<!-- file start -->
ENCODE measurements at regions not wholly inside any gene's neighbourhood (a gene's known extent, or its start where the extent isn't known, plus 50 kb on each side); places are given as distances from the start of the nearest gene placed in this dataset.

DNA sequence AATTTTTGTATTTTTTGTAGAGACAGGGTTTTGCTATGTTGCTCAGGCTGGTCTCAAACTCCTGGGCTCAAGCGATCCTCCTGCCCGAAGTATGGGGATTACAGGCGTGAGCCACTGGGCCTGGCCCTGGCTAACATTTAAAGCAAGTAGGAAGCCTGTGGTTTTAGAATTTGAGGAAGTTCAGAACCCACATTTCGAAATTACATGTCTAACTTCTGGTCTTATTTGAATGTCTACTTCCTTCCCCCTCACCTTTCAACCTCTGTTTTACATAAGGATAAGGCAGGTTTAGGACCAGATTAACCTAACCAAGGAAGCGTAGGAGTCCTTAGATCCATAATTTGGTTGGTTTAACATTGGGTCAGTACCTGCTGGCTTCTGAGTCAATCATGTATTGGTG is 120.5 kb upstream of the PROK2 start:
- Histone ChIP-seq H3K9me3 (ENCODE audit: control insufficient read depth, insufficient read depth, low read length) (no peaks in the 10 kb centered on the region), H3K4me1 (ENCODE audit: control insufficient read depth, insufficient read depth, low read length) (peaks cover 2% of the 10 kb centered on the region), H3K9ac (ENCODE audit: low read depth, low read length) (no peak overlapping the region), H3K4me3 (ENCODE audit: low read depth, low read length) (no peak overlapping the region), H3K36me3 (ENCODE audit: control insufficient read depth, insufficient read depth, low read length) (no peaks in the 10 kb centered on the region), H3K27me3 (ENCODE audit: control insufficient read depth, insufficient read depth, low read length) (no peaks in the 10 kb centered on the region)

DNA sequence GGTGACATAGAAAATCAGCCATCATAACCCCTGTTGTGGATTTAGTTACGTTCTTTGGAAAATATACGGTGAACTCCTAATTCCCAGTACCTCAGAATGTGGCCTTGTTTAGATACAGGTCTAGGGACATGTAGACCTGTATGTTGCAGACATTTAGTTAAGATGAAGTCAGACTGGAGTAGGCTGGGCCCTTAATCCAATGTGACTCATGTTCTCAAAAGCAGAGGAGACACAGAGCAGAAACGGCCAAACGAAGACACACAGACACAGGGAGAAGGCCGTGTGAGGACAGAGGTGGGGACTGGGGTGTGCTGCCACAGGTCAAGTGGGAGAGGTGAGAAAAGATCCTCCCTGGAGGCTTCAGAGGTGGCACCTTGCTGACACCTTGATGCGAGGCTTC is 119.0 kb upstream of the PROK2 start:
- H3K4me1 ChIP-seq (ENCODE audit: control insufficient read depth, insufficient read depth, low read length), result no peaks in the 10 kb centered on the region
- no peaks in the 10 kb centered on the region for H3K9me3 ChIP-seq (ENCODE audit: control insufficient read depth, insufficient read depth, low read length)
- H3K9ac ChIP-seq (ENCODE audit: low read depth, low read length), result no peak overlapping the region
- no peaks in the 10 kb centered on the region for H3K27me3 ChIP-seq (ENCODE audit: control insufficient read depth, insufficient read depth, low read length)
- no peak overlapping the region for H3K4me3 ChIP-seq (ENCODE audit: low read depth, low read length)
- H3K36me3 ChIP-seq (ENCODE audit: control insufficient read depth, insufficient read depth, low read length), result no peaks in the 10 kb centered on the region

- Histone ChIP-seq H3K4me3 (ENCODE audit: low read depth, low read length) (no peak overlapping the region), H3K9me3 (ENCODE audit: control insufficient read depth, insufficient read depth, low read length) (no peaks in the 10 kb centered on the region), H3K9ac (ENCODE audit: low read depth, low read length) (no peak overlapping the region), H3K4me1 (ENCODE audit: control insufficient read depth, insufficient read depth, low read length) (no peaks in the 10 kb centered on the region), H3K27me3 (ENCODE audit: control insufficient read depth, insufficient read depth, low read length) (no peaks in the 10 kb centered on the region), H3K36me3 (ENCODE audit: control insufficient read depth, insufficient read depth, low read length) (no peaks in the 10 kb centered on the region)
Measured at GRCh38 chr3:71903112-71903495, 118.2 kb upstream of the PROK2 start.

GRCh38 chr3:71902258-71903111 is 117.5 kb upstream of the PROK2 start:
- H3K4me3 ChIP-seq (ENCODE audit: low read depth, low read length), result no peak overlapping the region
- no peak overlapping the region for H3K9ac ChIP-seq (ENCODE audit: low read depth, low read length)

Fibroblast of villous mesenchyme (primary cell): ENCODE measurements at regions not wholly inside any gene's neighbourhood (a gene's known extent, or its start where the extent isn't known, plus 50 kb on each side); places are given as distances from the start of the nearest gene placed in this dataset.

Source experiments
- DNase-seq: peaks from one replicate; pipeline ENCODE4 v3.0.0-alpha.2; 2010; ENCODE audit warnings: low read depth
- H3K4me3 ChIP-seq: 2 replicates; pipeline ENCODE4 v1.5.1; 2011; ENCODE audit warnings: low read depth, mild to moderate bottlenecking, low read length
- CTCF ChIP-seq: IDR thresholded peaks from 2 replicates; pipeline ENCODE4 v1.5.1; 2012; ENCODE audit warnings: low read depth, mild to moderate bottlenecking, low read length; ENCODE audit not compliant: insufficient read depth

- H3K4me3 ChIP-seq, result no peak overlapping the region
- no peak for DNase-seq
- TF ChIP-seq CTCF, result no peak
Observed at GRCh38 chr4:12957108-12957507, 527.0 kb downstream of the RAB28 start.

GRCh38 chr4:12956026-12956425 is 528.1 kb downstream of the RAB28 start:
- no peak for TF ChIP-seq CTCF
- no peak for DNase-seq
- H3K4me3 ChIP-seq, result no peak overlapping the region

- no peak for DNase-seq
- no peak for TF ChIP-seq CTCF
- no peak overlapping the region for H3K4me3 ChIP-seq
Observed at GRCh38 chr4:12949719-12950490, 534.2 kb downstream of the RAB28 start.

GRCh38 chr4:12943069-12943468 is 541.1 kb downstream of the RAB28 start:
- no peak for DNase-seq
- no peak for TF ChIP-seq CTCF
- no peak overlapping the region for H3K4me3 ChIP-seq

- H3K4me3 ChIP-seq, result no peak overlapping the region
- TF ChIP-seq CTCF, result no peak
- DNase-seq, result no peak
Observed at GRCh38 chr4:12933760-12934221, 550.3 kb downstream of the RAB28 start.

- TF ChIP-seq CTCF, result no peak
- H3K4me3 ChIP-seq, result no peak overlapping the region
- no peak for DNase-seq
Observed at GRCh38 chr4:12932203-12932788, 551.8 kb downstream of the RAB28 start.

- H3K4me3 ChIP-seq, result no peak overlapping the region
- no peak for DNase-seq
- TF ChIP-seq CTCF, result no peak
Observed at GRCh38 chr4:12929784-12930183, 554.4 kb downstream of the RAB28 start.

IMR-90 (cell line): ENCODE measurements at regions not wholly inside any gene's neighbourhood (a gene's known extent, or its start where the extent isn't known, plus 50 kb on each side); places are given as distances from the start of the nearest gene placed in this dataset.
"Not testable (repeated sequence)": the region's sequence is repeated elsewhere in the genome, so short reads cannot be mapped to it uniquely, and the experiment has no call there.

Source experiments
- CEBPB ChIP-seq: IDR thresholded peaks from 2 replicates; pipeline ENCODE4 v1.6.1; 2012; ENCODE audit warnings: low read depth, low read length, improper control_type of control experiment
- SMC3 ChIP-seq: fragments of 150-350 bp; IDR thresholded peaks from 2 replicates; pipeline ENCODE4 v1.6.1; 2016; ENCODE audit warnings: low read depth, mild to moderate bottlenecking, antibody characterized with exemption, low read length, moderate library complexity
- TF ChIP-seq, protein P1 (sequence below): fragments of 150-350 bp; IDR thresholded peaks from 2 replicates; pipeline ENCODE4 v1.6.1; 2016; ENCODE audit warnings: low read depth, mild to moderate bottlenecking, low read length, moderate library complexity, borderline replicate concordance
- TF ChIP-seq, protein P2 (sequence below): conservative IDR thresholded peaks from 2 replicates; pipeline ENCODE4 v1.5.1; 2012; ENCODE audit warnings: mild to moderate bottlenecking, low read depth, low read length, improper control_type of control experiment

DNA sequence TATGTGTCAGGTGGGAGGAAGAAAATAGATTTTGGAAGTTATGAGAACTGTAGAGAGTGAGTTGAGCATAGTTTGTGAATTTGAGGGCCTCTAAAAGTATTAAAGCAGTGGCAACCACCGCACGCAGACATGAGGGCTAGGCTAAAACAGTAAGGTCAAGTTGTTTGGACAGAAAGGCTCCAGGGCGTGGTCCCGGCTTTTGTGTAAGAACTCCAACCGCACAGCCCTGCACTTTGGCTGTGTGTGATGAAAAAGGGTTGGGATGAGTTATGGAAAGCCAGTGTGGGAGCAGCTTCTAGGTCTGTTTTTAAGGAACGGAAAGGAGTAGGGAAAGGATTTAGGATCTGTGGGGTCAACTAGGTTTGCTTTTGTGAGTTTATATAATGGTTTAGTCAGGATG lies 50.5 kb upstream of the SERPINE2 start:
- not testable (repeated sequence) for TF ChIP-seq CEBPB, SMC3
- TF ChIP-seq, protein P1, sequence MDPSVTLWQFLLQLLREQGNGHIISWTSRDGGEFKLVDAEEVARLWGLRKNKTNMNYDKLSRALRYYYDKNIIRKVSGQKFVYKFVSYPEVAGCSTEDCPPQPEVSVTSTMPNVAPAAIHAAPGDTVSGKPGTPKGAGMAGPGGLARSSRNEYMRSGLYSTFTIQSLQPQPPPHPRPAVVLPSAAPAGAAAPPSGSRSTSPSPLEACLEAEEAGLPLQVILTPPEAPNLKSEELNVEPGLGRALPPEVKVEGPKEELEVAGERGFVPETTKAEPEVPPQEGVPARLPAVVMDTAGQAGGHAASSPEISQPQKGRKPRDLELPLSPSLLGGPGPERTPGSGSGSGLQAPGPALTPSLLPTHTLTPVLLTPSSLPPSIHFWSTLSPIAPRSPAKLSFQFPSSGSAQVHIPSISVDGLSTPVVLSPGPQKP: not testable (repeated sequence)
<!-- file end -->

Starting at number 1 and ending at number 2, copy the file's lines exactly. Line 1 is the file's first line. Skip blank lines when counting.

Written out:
ENCODE measurements at regions not wholly inside any gene's neighbourhood (a gene's known extent, or its start where the extent isn't known, plus 50 kb on each side); places are given as distances from the start of the nearest gene placed in this dataset.

DNA sequence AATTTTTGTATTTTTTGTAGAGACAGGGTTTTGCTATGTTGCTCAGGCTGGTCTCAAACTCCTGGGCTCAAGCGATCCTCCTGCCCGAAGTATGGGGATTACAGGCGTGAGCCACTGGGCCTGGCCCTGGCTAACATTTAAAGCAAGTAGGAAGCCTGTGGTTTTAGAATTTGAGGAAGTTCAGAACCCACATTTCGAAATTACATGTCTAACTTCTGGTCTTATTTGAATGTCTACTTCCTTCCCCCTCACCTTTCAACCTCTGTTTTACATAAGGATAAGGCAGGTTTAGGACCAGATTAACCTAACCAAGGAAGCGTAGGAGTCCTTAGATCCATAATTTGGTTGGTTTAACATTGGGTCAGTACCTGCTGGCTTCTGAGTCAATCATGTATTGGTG is 120.5 kb upstream of the PROK2 start: